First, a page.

1. Drugs for Angina Pectoris and Myocardial infarction Chapter 25
3. Angina Pectoris Acute chest pain that occurs when myocardial oxygen supply is less than the demand.
Identify the classic presentation of Angina.
What else would you expect the patient to experience?
What assessment findings would you expect?
Identify precipitating factors
What would you expect to relieve the symptoms?
4. Angina Pectoris Compare and Contrast the following types of Angina Pectoris:
5. Angina Pectoris What did you notice about the presentation of Angina Pectoris?
What is the implication of this information?
What pharmacologic therapy can help make the determination?
What is differential diagnosis based upon?
What are non-cardiac causes of chest pain?
6. Non-Pharmacologic Management Limit alcohol
No high saturated fat/high cholesterol foods
Maintain normal blood lipid levels
Maintain blood pressure within normal range
Maintain blood glucose within normal range
7. Interventional Procedures Percutaneous Transluminal Coronary Angioplasty (PTCA)
Coronary Artery Bypass Graft (CABG)
What is the goal of these interventions?
8. Pharmacotherapy of Angina Pectoris Identify:
Pharmacotherapy must be accompanied by behavior modifications. Basic Therapy Categories
Drugs to stop episode
Drugs to decrease frequency of episodes
Decrease O2 demand
9. Pharmacotherapy of Angina Pectoris Three classes
Calcium channel blockers
What do each of these classes do?
When will 2 or more classes be used?
10. Organic Nitrates Prototype: nitroglycerin , p. 351
Routes of administration:
Sublingual, Oral, Transdermal, Intravenous
Common and serious problem
Magnitude is dose dependent
Develops and disappears rapidly
How could you delay the development of tolerance?
11. NCs: Organic Nitrates Baseline BP prior to administration
Cardiac tamponade, pericarditis, head injury, shock, increased ICP
Severe liver or kidney disease, early MI
No alcohol intake
12. Organic Nitrate: Client Teaching Avoid alcohol
Rotate transdermal patches
Do not chew or swallow SL tabs
Sit or lie down when taking SL tabs
Call EMS if CP continues after 3 doses @ 5 min. intervals
Immediately report symptoms of overdose
Keep in original container
Replace SL every 6 months
13. Beta-Adrenergic Antagonists Prototype: atenolol (Tenormin) p. 353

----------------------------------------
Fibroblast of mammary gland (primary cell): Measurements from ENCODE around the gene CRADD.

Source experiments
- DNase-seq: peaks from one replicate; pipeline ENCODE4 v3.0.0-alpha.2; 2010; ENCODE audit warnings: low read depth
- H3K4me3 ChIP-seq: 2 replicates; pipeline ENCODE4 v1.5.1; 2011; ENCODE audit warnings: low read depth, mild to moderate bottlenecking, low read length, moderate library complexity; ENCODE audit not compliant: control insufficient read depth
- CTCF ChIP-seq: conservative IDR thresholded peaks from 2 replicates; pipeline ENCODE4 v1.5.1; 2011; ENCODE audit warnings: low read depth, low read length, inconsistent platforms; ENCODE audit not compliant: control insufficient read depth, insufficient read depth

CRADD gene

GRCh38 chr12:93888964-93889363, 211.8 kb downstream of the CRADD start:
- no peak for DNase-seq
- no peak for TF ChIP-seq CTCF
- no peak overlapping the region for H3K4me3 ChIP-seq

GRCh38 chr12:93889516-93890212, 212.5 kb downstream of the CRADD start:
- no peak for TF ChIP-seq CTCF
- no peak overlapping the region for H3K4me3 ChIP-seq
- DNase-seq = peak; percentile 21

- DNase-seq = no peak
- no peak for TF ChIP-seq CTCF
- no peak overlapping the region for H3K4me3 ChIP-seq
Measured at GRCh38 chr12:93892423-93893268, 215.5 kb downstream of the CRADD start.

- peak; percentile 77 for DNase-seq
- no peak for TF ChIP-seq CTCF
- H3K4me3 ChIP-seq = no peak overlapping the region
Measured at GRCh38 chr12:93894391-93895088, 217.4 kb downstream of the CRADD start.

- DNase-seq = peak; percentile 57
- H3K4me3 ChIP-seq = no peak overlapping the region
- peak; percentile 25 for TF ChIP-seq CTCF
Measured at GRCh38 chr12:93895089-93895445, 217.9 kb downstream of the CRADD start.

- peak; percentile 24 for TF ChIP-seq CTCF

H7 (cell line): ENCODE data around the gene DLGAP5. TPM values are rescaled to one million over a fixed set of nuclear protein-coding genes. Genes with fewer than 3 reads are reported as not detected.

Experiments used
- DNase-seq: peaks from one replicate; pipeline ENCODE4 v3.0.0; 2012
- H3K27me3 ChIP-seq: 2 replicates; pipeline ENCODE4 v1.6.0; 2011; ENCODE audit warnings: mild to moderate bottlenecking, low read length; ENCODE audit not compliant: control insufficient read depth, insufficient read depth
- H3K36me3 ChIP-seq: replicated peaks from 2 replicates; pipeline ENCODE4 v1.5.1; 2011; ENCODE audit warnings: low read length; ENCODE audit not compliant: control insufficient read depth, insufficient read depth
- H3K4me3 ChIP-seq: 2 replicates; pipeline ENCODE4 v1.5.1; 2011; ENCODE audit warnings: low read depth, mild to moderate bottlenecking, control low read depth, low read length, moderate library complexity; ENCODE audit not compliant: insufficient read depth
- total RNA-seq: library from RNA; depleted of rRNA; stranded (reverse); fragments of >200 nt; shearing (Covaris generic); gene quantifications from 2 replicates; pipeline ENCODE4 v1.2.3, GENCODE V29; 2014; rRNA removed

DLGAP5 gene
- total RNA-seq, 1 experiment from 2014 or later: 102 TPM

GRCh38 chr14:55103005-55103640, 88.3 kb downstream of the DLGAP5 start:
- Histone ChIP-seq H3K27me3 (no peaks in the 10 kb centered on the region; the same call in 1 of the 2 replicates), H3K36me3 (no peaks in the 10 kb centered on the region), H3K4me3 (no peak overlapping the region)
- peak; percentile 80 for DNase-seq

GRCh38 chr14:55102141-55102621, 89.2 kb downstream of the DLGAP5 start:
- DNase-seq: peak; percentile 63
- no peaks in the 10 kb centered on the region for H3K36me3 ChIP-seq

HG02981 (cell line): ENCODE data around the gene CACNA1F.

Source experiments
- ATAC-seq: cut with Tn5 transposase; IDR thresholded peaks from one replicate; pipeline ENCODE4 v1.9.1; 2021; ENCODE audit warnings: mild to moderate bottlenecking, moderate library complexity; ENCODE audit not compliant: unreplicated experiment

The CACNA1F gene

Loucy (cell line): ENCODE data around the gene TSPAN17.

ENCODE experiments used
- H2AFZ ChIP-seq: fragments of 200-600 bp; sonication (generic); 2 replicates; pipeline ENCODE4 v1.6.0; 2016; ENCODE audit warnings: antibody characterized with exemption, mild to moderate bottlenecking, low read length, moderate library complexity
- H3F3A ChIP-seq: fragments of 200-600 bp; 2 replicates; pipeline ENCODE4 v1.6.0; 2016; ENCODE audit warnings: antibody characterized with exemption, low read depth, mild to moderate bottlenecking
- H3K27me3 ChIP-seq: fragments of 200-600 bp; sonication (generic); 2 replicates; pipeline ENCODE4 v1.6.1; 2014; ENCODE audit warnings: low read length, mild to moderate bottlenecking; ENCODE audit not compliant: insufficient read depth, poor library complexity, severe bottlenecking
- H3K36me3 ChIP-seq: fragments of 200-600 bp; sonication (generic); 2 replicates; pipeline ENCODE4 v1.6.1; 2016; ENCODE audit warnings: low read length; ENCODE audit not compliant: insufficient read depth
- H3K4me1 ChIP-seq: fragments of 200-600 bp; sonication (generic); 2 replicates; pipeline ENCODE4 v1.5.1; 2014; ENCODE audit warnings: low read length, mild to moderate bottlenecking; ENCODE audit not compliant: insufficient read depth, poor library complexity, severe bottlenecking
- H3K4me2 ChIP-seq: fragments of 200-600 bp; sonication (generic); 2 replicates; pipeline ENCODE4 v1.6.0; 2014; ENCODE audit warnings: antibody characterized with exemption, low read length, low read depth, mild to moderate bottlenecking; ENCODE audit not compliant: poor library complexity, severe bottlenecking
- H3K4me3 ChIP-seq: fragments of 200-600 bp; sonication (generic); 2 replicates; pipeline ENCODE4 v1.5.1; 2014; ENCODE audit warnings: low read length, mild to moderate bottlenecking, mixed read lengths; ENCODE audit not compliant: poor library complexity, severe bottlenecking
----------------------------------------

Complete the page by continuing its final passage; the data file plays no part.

As effective as nitrates in decreasing frequency and severity of angina caused by exertion
Ideal for those with HTN and CAD
Drug of choice for prophylaxis of chronic angina
What is the major benefit of beta-blockers over organic nitrates?
14. Calcium Channel Blockers Prototype: diltiazem (Cardizem), p. 354
Effects similar to beta blockers
Drug of choice in vasospastic angina
Monotherapy in stable angina if beta blockers not tolerated
Will be given with organic nitrate or beta blocker for persistent angina
15. Myocardial Infarction What do you know about Myocardial Infarctions?
What is the primary cause of MI?
Describe the pathophysiology of a Myocardial Infarction.
16. Diagnostic Markers Cardiac markers are helpful in diagnosis of MI
Table 25.2: Changes in Blood Test Values with Acute MI, p. 355
Troponin I and T and CPK-MB are key markers
17. Myocardial Infarction: Goals What are the overall goals associated with treatment of myocardial infarction?
What are the pharmacological goals of treatment of myocardial infarction?
How will these goals be accomplished?
18. Thrombolytics Aka: “clot busters” Prototype: reteplace, p. 357
Followed by anticoagulants
“Time is muscle”
Clinical practice guidelines
Narrow margin of safety
What is the primary risk associated with thrombolytics?
What should be done if signs of bleeding are noted?
19. NCs: Thrombolytics Assess for contraindicating conditions
Recent trauma, biopsies, surgery, LP, GI bleed, within 10 days PP, cerebral hemorrhage, bleeding disorders, thrombocytopenia; septic thrombophlebitis)
Use cautiously in any condition with a significant potential for bleeding (e.g., liver or kidney disease)
Start all lines (intravenous, arterial) and insert Foley prior to initiating therapy
20. NCs: Thrombolytics Monitor VS, I&O, lab values
Assess for mental and neurological changes
CBC, PT and INR, aPTT
At risk for bleeding for 2 – 4 days post therapy
What are the immediate patient needs?
What will be done to prevent re-infarction and reduce mortality from episode?
21. Antiplatelet and Anticoagulant Theapy What drug should be given as soon as an MI is suspected? Why?
What other antiplatelet classes will be used?
What is the anticoagulant that will be initially used?
22. Nitrates In client with suspected MI
SL nitro with initial onset of CP
Three doses, 5 minutes apart
Pain persisting > 5-10 minutes: Seek medical attention
IV nitro for 24 hours if:
23. Beta-Adrenergic Antagonists Decrease myocardial oxygen demand
Beta-blockers decrease MI associated mortality if administered within 8 hours of onset
Initially IV then PO
Calcium channel blockers can produce same effect but are reserved for those unable to tolerate beta-blockers.
24. ACE-Inhibitors Research
Captopril (Capoten) and lisinopril (Prinivil, Zestril) increase survival following acute MI
Most effective when therapy is initiated within 24 hours of symptom onset
PO after thrombolytic therapy completed and condition stable